Private owners come out fighting

Are the best days for private shipowners over? That was the motion put forward in an entertaining motion as part of a parliamentary debate at the Sea Asia conference today in Singapore.

Michael Parker, the veteran head of shipping at Citigroup, kicked off proceedings as one of the backers of the motion. He lambasted shipping as a whole for its “absolute destruction of capital” seen over the past few years. He maintained that the industry spends too much of its time thinking with its heart not its head. The banker pointed out how capital is expensive  and increasingly heavily regulated.

“Self discipline is needed by all of us,” he said, summing up by suggesting, “Private shipowners will need deeper pockets and a better organization than they have had in the past.”

Supporting Parker, Kenneth Hvid, the president and ceo of Teekay Corporation, argued that increasingly in shipping size matters. “Times are changing and … we need to build scale because if we don’t someone else will,” he said. He also maintained that banks want fewer, larger, public clients. He reckoned private owners tended to be too emotional about their investments.

Quite so, agreed Michael Skov, the CEO of Hafnia Tankers and final backer of the motion. “Shipping has had a tendency of being undisciplined. Sometimes family owned companies use their emotions, which is a problem,” he said. He also backed the size matters argument while adding that being public ensures companies have better governance and transparency.

Fighting the motion were three private owners on the stage. Up first came Filippos Lemos, the president of Greek firm NS Lemos, who said shipping’s recovery is often capped by the “pernicious” effects of capital. Lemos argued that the savviest investors over the last 10 years have been for patient investors, something not well suited to the public companies and public equity which Lemos branded together as OPM or Other People’s Money.

“True responsible accountability comes from those that deploy their own capital,” Lemos claimed. He concluded by saying: “OPM does not care about shipping, it cares about the returns. Short termism is not suited to our industry.”

Randy Chen, vice chairman of family run Taiwan boxline Wan Hai Lines, was up next. He made the case that financial markets and shipping markets are rarely aligned hence the need for private owners in world shipping. Chen spoke of the need for “multi-generational experience” when it comes to investing in the industry. He also observed how, especially in Asia, relationships matter.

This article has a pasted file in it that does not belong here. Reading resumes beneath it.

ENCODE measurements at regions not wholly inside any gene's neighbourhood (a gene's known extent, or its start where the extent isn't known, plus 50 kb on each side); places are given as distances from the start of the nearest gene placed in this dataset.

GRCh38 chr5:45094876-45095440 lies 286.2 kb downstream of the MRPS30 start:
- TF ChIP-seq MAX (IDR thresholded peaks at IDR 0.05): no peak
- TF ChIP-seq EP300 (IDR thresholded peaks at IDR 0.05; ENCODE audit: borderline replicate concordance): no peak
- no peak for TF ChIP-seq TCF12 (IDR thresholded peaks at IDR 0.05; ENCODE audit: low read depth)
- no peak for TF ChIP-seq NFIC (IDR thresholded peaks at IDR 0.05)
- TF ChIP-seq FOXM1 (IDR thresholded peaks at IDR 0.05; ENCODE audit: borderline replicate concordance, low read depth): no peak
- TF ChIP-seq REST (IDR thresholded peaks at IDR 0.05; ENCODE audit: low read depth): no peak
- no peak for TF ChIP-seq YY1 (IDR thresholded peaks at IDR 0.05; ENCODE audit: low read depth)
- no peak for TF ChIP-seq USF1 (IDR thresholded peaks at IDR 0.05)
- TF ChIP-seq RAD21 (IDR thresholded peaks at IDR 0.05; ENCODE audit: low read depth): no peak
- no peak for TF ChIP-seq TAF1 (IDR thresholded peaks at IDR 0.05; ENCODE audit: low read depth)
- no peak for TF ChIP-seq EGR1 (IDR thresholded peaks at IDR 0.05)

The final opponent of the motion was Kenneth Koo, chairman of the 100-year old TCC Group. The Hong Kong owner said that since the global financial crisis shipping had become commoditised following the collapse of barriers to entry.

“Our industry is now obsessed with short term returns and not long term strategising,” he said, adding that private owners tend to fare better in downturns as they are independent, know their limits and are more flexible.

“We know when to stop. We are able to say how much we want to grow and to focus on minimising our gearing and creating a cash balance to tide us through the bad times,” he said.

The debate was opened to the floor with Denis Petropoulos from Braemar – a company that has gone from private to public since it was founded in the 1980s – making the case that size does indeed matter because of the consolidation of shipowners’ customers.

Neverthless, Petropoulos and the backers of the motion were in the end heavily defeated. The 300-odd in the room voted down the motion, with 73% of delegates voting to suggest private owners still have a bright future ahead.

Sea Asia closes tomorrow.

Sam Chambers

Starting out with the Informa Group in 2000 in Hong Kong, Sam Chambers became editor of Maritime Asia magazine as well as East Asia Editor for the world’s oldest newspaper, Lloyd’s List. In 2005 he pursued a freelance career and wrote for a variety of titles including taking on the role of Asia Editor at Seatrade magazine and China correspondent for Supply Chain Asia. His work has also appeared in The Economist, The New York Times, The Sunday Times and The International Herald Tribune.


  1. The interesting and funny thing is that it does not really matter what the industry itself vote!
    Candle makers did not invent the light bulb! Horsemen did not invent the car! How come the shipping industry believe that they will decide what will be the future for them self?
    It is other players outside the industry which decide and call the shots how things will go in the industry! This applies to all industries. Consumer needs and habits dictates everything on this planet and add to that people fed up looking at things which can be done safer, faster and better!
    Private ship owners will be around in the future but, the question are, who will they be and how will they operate?

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